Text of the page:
In fact, it is not difficult to argue that the cost of maintaining payments to pensioners abroad actually will be less than maintaining them here. That can be shown in purely economic terms by reference, for example, to the absence of fringe benefits and particularly medical benefits that beneficiaries would have received if they had not gone abroad. Some vague reference was also made to other potential increases in costs. If anyone is concerned at the drain on overseas reserves which might be produced at some future time when our overseas balances are not as healthy as they are at present, I can assure him with a clear conscience that he need not worry about that either. In spite of the considerable interest in migrant groups, organisations and journals when reciprocal portability was achieved last year for Greece, Italy, Turkey and Malta, I find on inquiry that as of today only 153 persons are actually receiving benefits abroad under last year's legislation. The relevant numbers are 49 in Greece, 73 in Italy, 2 in Turkey and 29 in Malta. The type of pension received by these 153 persons is broken up as follows: Age pension 53; invalid pension 51; wives' pension 22; class A widow 10; and class B widow 17. Of course, this number will grow but one can confidently predict that the growth will be modest.

The United States of America's experience in this respect is instructive. I quote from an article headed 'Benefits Paid Abroad Under OASDHI' which is a publication of the United States Department of Health, Education and Welfare. The title 'OASDHI' refers to that section of the United States Social Security Act governing payment of old age, survivors and disability insurance. The experience to which this article refers is as follows:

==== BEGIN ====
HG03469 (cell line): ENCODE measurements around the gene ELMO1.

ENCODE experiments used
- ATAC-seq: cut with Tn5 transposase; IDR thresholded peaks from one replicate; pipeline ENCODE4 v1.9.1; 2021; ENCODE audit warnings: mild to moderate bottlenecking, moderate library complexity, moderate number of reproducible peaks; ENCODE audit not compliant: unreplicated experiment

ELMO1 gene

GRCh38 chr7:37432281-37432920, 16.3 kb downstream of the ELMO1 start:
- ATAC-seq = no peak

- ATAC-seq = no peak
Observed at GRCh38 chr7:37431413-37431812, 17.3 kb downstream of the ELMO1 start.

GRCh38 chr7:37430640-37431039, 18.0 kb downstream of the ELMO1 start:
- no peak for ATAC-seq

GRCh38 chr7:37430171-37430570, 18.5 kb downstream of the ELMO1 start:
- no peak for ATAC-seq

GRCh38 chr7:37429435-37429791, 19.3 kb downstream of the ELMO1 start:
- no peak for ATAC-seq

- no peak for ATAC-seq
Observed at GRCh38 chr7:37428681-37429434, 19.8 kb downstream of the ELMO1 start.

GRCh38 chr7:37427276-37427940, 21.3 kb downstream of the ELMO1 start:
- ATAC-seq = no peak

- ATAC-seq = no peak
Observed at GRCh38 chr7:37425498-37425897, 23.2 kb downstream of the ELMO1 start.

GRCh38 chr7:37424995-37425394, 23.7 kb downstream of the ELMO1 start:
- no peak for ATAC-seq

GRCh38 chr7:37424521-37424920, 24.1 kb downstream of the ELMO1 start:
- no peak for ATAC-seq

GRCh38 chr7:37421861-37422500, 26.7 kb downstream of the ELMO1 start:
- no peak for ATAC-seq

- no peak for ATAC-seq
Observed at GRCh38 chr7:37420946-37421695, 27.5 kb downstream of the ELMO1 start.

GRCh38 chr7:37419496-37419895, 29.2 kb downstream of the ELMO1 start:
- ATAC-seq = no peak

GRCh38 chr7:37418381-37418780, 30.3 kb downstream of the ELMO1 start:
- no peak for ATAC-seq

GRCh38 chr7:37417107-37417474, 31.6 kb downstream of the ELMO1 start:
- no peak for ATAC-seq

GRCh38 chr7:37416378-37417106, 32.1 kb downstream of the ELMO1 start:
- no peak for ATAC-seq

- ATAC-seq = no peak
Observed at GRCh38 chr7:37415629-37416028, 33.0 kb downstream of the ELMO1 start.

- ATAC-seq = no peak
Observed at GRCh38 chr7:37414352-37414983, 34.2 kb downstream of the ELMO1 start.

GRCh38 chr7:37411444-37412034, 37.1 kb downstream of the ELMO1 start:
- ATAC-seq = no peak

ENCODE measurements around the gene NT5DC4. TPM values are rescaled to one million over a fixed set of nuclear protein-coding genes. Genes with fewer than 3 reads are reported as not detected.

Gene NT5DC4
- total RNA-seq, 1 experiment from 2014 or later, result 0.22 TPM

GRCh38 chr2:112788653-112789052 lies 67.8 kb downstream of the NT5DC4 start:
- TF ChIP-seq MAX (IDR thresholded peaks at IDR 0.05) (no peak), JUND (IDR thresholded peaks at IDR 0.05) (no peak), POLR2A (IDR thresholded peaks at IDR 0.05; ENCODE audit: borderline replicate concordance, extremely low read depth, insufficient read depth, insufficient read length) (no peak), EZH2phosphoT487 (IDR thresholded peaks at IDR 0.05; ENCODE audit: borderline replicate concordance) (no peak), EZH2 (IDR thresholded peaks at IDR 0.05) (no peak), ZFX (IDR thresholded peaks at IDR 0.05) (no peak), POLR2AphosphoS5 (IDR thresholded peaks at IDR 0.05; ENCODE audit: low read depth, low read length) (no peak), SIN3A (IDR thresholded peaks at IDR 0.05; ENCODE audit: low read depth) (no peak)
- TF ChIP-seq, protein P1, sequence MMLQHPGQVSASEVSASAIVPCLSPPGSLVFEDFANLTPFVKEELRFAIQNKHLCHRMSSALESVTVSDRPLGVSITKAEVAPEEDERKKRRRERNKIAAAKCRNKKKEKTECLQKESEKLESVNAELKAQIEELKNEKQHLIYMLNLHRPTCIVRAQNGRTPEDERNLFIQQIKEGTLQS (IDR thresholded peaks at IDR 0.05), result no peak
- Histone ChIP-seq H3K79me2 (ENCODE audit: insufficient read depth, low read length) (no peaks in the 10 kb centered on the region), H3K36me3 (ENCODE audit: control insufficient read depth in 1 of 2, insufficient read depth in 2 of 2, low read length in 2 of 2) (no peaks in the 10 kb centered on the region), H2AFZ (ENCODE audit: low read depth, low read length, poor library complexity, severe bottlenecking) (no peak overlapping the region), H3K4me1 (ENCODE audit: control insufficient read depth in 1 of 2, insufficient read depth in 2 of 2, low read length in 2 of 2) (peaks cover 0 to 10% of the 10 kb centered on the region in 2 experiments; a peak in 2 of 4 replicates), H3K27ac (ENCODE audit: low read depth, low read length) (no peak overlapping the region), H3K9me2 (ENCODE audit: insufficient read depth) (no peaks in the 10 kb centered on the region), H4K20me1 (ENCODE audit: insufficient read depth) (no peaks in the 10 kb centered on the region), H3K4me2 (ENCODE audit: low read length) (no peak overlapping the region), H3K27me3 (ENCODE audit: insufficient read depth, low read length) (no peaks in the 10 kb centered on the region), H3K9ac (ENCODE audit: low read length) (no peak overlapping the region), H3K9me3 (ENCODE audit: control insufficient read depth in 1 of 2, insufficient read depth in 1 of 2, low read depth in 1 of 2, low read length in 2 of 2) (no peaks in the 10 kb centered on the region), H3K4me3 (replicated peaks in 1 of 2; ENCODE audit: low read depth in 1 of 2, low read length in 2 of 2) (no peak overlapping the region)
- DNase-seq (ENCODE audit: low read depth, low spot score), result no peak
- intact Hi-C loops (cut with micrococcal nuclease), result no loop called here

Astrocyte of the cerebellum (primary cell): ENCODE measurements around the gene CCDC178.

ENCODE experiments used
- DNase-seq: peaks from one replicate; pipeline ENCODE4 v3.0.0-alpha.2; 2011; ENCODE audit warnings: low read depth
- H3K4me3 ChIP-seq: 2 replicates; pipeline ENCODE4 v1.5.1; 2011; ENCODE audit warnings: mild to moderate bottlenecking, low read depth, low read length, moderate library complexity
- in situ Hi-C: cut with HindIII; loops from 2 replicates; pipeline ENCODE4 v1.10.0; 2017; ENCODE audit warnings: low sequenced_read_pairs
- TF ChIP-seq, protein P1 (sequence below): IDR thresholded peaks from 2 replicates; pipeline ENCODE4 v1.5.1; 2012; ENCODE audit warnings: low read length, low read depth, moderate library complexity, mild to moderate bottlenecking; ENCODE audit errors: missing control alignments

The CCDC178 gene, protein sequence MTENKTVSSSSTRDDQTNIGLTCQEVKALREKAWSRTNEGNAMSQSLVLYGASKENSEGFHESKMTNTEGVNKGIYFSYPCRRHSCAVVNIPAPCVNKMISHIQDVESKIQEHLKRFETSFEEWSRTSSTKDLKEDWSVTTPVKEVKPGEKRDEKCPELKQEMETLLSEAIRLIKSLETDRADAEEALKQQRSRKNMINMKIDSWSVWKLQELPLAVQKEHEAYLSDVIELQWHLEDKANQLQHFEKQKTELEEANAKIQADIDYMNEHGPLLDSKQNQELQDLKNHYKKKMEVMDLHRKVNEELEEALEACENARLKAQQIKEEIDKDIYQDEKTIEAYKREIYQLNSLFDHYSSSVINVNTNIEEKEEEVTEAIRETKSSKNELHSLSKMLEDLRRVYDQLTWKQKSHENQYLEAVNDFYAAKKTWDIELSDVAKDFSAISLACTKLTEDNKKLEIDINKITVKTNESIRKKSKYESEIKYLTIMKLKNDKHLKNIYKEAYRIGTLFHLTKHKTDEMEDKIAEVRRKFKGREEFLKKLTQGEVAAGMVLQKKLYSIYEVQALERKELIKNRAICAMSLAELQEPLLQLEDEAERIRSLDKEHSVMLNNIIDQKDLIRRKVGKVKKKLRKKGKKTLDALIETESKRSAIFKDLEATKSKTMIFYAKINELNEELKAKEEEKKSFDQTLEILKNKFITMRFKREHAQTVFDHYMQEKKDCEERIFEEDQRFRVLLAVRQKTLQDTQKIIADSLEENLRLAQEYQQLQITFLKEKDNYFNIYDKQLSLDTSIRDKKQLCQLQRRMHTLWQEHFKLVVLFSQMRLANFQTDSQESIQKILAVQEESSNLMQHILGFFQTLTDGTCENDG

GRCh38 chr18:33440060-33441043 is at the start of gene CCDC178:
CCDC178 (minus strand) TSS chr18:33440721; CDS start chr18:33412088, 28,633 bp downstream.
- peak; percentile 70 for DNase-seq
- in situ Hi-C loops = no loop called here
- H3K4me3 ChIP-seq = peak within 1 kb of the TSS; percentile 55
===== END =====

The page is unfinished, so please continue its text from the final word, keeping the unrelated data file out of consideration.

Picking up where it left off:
At the end of 1940, the year that monthly benefits first became payable, there were about 100 beneficiaries living abroad who were receiving a total of about $1,000 in monthly benefits. At the end of February 1968 there were 194,453 beneficiaries abroad receiving a total of about $15m in monthly benefits.

This amount taken in isolation might be frightening until one considers the further comment which states:

The increase in the number and amount of benefits paid abroad under the OASDHI programme between 1940 and 1968 might seem phenomenal unless compared to the growth of the entire OASDHI cash benefit programme ... the total number of monthly beneficiaries grew from about 220,000 at the end of 1940 to nearly 24 million at the close of 1967. During the same period, the monthly amount of benefits in current-payment status grew from about $4m to over $2 billion.

Seen in that context the $15m being remitted abroad is modest indeed. But this matter is being looked at in economic terms and I believe it is wrong to consider it on that basis alone. I borrow again from the words of the United States--